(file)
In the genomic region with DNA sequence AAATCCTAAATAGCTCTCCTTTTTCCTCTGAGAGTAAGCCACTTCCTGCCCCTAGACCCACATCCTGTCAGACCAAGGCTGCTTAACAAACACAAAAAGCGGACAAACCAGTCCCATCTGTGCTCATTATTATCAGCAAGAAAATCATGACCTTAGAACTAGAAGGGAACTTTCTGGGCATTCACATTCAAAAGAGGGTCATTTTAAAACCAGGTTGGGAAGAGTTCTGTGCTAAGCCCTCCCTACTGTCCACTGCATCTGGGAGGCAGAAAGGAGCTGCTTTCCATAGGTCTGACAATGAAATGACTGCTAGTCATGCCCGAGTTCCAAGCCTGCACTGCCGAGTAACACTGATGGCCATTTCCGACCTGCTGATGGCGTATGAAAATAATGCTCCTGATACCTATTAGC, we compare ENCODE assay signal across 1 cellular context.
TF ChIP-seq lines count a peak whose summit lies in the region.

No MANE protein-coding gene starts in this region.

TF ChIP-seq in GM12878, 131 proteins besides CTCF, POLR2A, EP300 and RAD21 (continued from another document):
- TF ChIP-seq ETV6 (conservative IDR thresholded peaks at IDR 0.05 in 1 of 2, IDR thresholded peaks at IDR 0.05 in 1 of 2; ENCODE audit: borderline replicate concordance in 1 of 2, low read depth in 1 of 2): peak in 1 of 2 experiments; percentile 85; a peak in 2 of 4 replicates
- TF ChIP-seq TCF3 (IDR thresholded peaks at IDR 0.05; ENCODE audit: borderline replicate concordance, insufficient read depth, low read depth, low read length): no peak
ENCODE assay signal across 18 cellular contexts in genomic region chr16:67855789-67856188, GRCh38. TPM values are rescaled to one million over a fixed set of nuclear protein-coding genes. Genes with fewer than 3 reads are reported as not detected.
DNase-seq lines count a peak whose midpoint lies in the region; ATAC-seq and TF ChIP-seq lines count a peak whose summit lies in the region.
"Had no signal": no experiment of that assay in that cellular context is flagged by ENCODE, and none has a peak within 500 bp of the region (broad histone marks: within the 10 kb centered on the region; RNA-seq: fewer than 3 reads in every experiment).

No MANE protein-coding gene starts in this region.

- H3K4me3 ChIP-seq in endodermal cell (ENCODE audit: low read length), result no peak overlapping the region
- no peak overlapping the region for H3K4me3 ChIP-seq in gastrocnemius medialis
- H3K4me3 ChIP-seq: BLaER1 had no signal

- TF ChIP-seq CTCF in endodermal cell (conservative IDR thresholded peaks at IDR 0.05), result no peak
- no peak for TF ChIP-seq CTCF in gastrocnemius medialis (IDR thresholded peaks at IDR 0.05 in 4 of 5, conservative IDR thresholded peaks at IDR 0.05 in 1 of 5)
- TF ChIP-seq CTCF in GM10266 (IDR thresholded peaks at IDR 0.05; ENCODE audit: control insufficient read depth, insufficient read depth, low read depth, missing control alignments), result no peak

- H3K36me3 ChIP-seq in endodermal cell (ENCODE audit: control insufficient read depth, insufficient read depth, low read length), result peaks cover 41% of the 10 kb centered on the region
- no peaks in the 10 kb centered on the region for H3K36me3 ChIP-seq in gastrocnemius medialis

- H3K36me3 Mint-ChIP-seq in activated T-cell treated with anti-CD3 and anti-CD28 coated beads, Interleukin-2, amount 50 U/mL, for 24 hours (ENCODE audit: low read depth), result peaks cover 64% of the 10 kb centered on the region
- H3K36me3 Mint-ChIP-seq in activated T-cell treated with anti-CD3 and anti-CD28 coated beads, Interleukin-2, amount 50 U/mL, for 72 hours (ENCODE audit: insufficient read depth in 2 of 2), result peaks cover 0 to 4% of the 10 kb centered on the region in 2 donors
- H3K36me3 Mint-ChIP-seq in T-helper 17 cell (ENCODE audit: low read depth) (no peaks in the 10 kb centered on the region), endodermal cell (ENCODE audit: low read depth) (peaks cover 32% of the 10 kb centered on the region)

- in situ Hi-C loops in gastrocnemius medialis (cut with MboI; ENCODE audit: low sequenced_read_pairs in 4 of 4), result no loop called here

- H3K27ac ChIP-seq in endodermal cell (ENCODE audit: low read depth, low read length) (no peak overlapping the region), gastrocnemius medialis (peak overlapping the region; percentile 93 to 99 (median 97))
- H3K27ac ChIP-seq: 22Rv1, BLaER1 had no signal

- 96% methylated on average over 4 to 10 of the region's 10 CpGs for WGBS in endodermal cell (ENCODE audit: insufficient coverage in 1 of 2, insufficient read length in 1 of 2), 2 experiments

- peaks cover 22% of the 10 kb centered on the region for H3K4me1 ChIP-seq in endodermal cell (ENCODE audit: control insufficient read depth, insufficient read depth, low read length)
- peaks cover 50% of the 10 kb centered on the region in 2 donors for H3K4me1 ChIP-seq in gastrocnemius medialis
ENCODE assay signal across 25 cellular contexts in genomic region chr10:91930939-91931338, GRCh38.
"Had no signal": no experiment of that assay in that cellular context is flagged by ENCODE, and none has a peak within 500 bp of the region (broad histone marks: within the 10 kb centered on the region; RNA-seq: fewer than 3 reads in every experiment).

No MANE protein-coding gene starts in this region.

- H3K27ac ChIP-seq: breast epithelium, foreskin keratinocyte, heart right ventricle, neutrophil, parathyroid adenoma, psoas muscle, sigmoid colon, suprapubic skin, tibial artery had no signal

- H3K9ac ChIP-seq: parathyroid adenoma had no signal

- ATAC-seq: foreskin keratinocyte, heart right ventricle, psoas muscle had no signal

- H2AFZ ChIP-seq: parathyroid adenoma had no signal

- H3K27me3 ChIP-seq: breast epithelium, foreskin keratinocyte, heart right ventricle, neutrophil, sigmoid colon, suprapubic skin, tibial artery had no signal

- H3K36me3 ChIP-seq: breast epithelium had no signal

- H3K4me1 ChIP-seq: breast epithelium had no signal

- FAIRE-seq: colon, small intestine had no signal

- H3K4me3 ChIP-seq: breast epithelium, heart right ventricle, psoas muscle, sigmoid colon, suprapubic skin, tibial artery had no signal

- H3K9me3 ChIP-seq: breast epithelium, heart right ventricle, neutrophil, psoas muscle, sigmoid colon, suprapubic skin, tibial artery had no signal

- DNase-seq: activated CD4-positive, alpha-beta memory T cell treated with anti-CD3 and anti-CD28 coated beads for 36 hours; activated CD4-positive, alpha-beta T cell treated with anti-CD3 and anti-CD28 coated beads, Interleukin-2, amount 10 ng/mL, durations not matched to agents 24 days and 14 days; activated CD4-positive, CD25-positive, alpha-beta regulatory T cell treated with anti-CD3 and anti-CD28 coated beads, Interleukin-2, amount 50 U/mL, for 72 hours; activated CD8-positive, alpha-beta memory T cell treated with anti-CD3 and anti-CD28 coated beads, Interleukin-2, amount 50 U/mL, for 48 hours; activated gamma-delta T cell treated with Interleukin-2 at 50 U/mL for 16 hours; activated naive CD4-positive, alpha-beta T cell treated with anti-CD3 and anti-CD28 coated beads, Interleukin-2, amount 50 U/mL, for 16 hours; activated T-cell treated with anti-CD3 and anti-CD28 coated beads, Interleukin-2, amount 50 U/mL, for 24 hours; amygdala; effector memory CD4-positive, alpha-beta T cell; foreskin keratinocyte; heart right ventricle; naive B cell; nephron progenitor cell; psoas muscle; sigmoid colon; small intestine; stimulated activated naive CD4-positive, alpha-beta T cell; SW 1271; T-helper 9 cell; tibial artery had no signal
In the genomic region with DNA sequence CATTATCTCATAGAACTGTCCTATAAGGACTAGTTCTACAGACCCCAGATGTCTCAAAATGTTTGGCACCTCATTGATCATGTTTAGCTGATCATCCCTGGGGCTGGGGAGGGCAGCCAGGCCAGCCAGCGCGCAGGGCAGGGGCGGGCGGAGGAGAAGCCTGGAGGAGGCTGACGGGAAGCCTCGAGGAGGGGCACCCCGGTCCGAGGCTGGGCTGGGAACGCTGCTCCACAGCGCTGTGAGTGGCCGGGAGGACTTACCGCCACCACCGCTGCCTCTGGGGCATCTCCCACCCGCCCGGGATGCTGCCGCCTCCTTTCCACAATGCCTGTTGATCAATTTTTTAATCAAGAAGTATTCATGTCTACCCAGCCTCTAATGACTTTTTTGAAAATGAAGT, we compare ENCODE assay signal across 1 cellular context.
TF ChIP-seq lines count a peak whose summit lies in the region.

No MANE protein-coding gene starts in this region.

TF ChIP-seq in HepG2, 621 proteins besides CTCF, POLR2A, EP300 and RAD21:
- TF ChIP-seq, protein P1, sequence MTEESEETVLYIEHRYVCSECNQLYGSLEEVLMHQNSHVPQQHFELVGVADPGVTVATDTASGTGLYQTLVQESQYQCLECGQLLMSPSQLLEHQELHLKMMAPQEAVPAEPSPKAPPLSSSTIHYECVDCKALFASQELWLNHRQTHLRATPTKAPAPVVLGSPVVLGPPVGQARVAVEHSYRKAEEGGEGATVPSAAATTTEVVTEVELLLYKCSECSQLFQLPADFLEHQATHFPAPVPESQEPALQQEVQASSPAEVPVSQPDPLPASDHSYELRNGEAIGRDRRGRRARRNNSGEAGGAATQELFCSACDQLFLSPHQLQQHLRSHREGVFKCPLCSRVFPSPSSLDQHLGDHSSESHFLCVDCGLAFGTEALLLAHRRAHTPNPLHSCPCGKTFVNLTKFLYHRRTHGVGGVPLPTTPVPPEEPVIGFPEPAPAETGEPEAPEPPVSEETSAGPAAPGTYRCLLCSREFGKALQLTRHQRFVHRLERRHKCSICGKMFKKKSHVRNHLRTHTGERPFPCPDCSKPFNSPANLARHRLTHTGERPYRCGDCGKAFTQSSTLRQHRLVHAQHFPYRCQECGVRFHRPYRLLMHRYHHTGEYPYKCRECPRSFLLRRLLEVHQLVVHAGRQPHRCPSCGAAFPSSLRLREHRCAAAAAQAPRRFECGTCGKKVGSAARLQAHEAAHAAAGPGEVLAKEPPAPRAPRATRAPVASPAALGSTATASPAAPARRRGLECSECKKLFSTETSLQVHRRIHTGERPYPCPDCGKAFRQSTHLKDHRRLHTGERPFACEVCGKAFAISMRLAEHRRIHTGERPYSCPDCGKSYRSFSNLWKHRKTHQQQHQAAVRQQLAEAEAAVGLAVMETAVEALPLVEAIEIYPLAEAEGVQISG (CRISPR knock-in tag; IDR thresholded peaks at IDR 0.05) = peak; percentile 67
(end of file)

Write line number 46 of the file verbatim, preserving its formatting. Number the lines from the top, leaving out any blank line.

- TF ChIP-seq, protein P1, sequence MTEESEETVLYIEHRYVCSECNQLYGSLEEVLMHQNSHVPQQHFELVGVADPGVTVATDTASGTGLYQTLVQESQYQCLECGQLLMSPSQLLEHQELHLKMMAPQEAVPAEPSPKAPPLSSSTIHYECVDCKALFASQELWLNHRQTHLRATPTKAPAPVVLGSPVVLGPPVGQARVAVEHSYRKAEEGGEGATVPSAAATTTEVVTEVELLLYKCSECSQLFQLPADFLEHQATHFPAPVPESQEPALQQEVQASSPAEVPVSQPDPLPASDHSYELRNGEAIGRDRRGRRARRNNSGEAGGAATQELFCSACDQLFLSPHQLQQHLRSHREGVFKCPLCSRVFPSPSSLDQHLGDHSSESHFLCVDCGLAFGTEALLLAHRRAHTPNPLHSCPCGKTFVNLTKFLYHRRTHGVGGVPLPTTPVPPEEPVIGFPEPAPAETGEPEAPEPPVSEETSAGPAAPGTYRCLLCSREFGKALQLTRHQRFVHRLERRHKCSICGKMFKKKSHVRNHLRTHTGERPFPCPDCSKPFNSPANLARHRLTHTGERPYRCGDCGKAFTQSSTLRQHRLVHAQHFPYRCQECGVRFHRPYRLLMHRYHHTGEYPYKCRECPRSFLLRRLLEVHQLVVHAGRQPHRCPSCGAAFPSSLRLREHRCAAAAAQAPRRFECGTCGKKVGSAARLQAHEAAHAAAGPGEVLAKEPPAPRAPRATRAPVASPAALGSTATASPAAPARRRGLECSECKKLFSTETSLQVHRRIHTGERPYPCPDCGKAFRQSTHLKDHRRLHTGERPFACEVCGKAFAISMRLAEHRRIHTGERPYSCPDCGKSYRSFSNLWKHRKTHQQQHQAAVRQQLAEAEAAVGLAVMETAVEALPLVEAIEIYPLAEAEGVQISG (CRISPR knock-in tag; IDR thresholded peaks at IDR 0.05) = peak; percentile 67